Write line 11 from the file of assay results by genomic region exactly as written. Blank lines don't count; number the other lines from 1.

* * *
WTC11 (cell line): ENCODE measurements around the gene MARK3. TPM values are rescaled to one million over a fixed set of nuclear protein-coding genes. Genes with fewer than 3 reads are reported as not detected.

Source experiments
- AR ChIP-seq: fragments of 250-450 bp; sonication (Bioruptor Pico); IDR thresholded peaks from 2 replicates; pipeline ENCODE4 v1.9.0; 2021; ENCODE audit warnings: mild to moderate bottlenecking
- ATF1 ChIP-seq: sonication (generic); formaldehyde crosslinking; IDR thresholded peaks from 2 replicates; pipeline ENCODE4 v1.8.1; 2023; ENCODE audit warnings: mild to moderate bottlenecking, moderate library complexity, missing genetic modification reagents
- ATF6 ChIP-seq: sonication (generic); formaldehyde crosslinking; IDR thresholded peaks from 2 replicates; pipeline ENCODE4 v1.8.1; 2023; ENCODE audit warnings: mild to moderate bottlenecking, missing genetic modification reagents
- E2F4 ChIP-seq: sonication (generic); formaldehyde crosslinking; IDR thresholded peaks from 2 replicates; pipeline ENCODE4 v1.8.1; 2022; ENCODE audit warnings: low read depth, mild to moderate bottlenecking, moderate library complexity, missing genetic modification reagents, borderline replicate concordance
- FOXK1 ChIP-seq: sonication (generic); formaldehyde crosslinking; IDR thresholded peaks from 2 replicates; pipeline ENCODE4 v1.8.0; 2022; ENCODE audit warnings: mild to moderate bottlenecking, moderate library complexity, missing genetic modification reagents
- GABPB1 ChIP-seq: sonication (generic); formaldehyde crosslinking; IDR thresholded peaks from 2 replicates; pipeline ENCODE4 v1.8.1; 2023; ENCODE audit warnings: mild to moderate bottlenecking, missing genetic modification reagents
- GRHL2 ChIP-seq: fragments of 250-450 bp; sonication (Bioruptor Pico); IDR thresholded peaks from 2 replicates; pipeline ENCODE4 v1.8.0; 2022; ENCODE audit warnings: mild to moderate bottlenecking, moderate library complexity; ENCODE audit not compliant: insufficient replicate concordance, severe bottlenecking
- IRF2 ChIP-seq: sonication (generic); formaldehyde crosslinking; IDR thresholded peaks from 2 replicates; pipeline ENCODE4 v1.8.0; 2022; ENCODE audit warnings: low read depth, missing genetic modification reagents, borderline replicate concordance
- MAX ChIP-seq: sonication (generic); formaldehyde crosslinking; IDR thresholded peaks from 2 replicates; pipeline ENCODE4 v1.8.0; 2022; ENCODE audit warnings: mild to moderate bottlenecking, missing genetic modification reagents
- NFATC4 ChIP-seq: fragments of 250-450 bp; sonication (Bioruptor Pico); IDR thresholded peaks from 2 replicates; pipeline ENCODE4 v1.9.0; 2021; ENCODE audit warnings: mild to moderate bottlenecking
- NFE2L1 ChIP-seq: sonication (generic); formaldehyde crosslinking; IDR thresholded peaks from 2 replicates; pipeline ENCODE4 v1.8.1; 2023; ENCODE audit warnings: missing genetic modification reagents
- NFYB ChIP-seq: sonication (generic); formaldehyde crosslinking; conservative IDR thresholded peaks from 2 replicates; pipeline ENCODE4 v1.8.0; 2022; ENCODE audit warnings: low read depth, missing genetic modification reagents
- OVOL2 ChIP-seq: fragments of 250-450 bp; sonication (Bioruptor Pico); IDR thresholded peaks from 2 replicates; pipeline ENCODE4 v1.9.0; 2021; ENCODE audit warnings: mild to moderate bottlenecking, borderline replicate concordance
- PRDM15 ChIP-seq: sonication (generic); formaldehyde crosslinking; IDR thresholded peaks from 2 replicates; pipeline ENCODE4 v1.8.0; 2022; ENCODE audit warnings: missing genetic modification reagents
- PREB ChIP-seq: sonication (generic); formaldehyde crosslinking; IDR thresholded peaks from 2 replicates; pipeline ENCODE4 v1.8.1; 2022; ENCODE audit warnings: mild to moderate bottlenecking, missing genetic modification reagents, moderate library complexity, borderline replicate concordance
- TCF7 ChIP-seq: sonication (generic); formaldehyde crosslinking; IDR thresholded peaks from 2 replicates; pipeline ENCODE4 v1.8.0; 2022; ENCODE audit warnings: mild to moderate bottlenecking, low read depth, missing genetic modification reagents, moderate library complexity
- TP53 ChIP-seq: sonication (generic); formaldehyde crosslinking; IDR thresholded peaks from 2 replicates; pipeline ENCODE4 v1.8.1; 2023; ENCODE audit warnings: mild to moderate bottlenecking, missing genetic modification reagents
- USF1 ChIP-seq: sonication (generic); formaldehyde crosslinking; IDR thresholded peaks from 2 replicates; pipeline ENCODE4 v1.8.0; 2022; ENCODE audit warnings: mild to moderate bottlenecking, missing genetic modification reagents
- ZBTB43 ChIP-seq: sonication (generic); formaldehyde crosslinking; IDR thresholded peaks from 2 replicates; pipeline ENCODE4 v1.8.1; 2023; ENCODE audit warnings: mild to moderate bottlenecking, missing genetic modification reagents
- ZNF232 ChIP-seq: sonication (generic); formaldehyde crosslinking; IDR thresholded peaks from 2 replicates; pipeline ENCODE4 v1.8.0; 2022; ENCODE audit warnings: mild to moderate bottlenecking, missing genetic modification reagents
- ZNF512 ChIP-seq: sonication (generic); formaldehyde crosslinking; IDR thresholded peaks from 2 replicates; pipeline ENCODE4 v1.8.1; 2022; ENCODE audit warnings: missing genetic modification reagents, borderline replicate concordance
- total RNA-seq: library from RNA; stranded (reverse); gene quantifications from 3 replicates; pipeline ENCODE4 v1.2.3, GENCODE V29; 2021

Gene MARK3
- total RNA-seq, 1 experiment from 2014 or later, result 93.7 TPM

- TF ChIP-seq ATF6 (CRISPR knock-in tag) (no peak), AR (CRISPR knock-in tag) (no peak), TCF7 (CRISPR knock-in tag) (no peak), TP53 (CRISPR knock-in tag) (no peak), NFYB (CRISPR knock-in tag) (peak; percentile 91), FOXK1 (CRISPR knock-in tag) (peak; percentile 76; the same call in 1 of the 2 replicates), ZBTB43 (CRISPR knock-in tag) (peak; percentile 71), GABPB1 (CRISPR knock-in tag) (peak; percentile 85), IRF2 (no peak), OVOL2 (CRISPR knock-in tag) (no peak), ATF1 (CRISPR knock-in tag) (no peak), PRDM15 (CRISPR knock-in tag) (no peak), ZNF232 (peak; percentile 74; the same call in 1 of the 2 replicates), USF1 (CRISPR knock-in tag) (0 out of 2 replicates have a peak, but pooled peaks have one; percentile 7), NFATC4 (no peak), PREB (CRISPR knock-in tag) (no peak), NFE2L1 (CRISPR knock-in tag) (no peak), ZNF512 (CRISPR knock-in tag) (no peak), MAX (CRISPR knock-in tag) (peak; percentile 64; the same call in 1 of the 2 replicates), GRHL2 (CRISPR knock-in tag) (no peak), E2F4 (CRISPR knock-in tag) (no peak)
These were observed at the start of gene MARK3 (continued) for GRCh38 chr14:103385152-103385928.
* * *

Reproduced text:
- MAX ChIP-seq: sonication (generic); formaldehyde crosslinking; IDR thresholded peaks from 2 replicates; pipeline ENCODE4 v1.8.0; 2022; ENCODE audit warnings: mild to moderate bottlenecking, missing genetic modification reagents